by Staff Writers
New Delhi (AFP) March 28, 2012
A Tibetan exile who set himself alight two days ago in New Delhi died on Wednesday and police detained at least 100 other activists protesting against Chinese President Hu Jintao's arrival in the city.
The Indian capital is home to thousands of Tibetans who have vowed to use Hu's visit to focus global attention on the Chinese government's alleged repression in Tibet.
Police detained the demonstrators, many of them female, at the same venue where protester Jamphel Yeshi on Monday doused his clothes in fuel, lit himself and ran screaming down a road as his body was engulfed in flames.
Some Tibetan students said police were not allowing them to leave their hostels, while Tibetan residential areas were flooded with security forces ahead of the summit that President Hu is attending on Thursday.
"We are not putting Tibetans under house arrest (but) they have been instructed not to rally anywhere inside New Delhi while the summit is going on," police spokesman Rajan Bhagat told AFP.
"Protesters are being put into buses and removed because they have not had permission. There is also heavy deployment in places where Tibetans stay," he added.
Yeshi, who was the first self-immolation victim outside China since a spate of similar protests inside the country began last March, was declared dead at Delhi's Ram Manohar Lohia hospital on Wednesday morning.
"His heart stopped working, everything stopped working. He had 98 percent burns," L.K. Makhija, the head of the burns department, told AFP.
"Normally people with 98 percent burns do not survive. The body has been sent for a post-mortem."
Since early 2011, at least 29 Tibetans, many of them Buddhist monks and nuns, are reported to have set themselves on fire in Tibetan-inhabited areas of China to protest against Chinese rule.
President Hu landed in Delhi on Wednesday to attend the meeting of the BRICS group of developing nations, consisting of Brazil, Russia, India, China and South Africa.
"I have been locked up in my hostel with 150 other students since yesterday," Paldin Sonam, 24, a Tibetan activist and student at Delhi University, told AFP.
"The police said they were worried that we would try to do the same as the man who set himself alight. They were concerned about a law and order problem developing. We can't leave."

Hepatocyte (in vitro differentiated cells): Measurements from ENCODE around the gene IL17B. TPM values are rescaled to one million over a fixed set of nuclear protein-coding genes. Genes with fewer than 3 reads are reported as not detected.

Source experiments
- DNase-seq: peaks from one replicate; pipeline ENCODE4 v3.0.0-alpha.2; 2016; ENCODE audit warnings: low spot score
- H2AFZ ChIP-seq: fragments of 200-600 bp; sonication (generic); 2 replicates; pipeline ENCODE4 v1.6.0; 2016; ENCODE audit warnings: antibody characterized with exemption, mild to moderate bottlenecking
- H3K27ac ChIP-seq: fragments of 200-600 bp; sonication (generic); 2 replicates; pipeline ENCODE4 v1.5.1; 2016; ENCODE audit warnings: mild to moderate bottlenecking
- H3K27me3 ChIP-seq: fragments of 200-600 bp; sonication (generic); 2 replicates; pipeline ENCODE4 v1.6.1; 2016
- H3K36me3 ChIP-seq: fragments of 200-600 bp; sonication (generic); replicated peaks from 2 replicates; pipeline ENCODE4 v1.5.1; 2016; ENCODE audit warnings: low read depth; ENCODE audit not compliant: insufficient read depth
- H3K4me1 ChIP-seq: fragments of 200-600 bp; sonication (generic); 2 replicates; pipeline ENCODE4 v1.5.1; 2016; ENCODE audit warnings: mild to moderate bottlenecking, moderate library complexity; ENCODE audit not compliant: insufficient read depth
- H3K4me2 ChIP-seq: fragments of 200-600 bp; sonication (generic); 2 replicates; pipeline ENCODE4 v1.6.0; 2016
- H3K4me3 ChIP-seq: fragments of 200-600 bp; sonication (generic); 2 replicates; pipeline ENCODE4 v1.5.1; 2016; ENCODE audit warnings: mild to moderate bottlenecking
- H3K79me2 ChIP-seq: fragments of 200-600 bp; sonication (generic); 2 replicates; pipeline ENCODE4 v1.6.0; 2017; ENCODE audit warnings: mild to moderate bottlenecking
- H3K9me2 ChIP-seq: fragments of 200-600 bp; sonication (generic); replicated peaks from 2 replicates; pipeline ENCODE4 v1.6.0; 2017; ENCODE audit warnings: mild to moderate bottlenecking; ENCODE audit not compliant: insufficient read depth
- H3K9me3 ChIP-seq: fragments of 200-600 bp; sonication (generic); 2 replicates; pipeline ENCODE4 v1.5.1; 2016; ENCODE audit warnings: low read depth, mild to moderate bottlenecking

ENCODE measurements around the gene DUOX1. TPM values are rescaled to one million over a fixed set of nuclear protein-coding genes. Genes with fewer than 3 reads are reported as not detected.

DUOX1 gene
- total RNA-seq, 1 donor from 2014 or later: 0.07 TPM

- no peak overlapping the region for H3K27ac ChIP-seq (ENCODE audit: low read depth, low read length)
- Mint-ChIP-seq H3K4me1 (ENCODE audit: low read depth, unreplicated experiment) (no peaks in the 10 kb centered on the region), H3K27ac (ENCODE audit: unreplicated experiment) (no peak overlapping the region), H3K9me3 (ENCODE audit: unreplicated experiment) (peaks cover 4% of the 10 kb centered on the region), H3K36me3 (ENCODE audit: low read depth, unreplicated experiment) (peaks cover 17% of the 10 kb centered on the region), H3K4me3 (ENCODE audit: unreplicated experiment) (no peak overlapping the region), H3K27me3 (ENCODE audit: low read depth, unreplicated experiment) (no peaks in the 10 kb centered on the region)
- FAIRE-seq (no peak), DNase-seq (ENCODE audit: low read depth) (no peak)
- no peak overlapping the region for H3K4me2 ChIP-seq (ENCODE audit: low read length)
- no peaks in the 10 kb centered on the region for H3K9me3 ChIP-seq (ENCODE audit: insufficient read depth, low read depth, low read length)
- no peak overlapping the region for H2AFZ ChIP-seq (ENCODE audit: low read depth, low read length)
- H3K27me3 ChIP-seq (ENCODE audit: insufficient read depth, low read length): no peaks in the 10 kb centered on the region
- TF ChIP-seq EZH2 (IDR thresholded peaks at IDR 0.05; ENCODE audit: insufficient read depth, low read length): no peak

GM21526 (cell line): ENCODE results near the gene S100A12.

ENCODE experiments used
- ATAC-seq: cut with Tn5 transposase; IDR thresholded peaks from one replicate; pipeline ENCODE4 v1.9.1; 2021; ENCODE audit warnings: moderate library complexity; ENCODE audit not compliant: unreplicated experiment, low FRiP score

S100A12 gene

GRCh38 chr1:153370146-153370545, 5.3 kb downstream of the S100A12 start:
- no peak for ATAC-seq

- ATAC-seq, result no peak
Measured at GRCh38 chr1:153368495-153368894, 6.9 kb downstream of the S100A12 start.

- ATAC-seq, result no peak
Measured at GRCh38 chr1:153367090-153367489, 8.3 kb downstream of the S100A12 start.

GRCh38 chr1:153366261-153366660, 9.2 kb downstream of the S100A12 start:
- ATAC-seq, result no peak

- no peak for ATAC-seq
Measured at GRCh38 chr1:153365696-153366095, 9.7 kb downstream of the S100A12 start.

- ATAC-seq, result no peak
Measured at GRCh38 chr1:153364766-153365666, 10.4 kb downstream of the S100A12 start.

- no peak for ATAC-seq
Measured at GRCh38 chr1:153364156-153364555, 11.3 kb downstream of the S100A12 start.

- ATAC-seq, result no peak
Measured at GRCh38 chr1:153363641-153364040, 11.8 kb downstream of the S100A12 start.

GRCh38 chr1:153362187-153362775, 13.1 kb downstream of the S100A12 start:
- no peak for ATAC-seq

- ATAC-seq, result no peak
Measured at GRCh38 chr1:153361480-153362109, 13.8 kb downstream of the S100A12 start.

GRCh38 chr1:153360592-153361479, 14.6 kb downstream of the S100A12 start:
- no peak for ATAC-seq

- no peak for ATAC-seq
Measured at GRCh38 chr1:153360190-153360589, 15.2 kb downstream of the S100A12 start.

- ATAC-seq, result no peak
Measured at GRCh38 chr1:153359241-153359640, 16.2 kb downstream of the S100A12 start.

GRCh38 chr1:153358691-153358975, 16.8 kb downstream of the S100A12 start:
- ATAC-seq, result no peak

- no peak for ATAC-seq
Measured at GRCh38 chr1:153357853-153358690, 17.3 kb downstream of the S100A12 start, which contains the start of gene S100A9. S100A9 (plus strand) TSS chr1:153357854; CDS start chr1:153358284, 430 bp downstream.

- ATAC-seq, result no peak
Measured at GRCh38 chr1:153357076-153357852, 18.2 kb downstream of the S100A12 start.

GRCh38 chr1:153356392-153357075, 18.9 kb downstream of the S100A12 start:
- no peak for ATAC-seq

Three protesters were also held by police outside the Oberoi hotel, where President Hu is reportedly staying.
"Hu Jintao is the architect of the current human rights crisis in Tibet and it is our duty and our responsibility to hold him accountable on the international stage," said Dorjee Tseten of Students for a Free Tibet India.
Friends of Yeshi said he was a quiet and bookish 27-year-old man who had fled from China in 2006 and was living in the Tibetan exiles' colony of Majnu ka Tila in Delhi.
He had grown increasingly frustrated at the fate of Tibetans in China, but had told no one of his planned self-immolation protest, which made headlines around the world.
Yeshi, who lost his father at a young age, arrived in India via Nepal, and his friends said that he was tortured by Chinese authorities in Tibet before he escaped, leaving his mother behind.
"He was very dedicated to a free Tibet, he was very active in the cause. It is a big loss for all of us and our community," said Tsewang Dolma, a Tibetan Youth Congress member, waiting outside the hospital.
"He made a big sacrifice for the Tibetan nation, for his brothers and sisters. He wanted to end the suffering in Tibet."
Many Tibetans in China complain of religious repression as well as a gradual erosion of their culture, which they blame on a growing influx of Han Chinese -- the country's dominant ethnic group -- in areas where they live.
But China rejects the charge and accuses Tibetan spiritual leader the Dalai Lama, who lives in exile in the northern Indian hill town of Dharamshala, of inciting self-immolations in a bid to split Tibet from the rest of the nation.
China News from SinoDaily.com
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Hong Kong court overturns maid residency ruling
Hong Kong (AFP) March 28, 2012
Hong Kong's court of appeal on Wednesday overturned a landmark ruling that opened the door for thousands of foreign maids to claim residency in the southern Chinese city. "It must be up to the sovereign authority to decide the extent to which the status of permanent resident should be conceded to foreign nationals," Judge Andrew Cheung wrote in a 66-page judgement accepting the government's ... read more
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